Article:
Dr. Troxel followed by taking up the topic “The Church as Body,” which explored what it means for the church to be Christ’s “fullness.” Dr. Troxel’s message unfolded how this marvelous reality influences how we worship and serve Christ as creator, ruler, and redeemer. It may be tempting for the church to lapse into insecurity as if she pales in comparison to the expansiveness of Christ’s creation, but she can be comforted by the knowledge that she possesses in Christ everything necessary for her protection. Dr. Troxel exhorted, “The Church is the Body of Christ, so she is right to place her confidence in him, knowing her endeared place in his heart.” Christ withholds nothing of himself to sustain his Body new life and eternal life. In the midst of the life of an exile in this present evil age, this is great comfort to the Church. As Dr. Troxel explained, “We partake of a grace that can never be exhausted, from a fullness that can never be emptied, through a love that can never be measured.”

WSC President Joel E. Kim delivered the penultimate lecture of the 2021 Annual Conference, “The Church as Persecuted.” This session considered what the sufferings of the church in the past around the world teach us as the present church. While we should not consider every suffering and affliction as persecution, believers who live under the cross will inevitably be led to the cross if they remain faithful. In the midst of our suffering, we can look back to our brothers and sisters who have come before us as examples of faithful suffering. Even more, the church can look to Christ as our hope despite persecution. President Kim concluded, “We suffer because Christ suffered, and our sufferings point to a greater reality to come that transcends the one in which we find ourselves.”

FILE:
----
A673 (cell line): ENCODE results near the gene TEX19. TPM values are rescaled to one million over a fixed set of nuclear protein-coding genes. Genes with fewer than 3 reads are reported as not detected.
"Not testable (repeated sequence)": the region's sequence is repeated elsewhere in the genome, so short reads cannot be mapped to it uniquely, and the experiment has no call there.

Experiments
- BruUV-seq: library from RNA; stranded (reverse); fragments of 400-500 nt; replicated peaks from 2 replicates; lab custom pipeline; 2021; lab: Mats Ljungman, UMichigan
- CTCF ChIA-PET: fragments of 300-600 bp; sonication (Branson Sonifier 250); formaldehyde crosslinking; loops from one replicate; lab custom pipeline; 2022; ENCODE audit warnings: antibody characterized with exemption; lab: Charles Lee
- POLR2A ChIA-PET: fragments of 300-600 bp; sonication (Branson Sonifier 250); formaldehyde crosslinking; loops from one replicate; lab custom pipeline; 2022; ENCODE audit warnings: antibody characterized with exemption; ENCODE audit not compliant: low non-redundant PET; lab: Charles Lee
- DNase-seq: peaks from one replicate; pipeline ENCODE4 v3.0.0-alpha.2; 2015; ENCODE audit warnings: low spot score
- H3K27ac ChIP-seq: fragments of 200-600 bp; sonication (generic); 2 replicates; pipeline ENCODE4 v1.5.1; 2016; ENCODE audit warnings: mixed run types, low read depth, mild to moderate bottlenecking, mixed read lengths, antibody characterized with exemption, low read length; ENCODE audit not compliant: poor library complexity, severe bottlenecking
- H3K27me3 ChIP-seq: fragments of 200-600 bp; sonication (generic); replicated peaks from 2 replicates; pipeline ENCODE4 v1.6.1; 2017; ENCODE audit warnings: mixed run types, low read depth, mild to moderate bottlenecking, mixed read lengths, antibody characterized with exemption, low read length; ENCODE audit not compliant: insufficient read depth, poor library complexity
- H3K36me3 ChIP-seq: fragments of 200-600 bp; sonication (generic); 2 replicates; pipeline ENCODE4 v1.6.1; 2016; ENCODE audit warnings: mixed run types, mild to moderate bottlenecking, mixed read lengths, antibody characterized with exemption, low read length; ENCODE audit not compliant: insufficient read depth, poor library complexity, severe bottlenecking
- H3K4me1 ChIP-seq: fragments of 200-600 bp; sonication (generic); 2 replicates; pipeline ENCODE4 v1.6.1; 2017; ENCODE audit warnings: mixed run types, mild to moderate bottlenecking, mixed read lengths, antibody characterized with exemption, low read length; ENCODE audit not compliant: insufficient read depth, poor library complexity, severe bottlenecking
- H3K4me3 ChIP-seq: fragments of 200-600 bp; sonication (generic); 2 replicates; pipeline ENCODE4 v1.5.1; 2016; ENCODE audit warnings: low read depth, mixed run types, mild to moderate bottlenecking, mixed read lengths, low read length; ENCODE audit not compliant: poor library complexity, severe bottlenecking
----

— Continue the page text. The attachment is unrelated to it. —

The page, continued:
President Emeritus and Professor Emeritus of Church History Dr. W. Robert Godfrey was scheduled to deliver the final address of the conference. Sadly, a family tragedy prevented him from participating. On just a few days’ notice, new Associate Professor of New Testament Dr. Bradley J. Bitner stepped in to speak on “The Church as Confident.” The Bible encourages the church to have confidence despite the challenging conditions of her exile. No matter what the circumstances of our life or death that we face in the coming year, we can have confidence that God is indeed for us, even when our circumstances seem to say the exact opposite. The finished work of Christ is the foundation of this confidence. Dr. Bitner explained, “There is no condemnation for me when I stand on that last day before the judgment throne of my father because the verdict is justified.”

This year’s conference, though lacking the face-to-face interaction that has always been a hallmark of WSC, was filled with biblical and pastoral encouragement during a tumultuous time.  It is our desire and plan to hold next year’s conference on campus, which promises to be a time of spiritual nourishment and Christian fellowship. Please plan to join us on campus next January for the 2022 Annual Conference.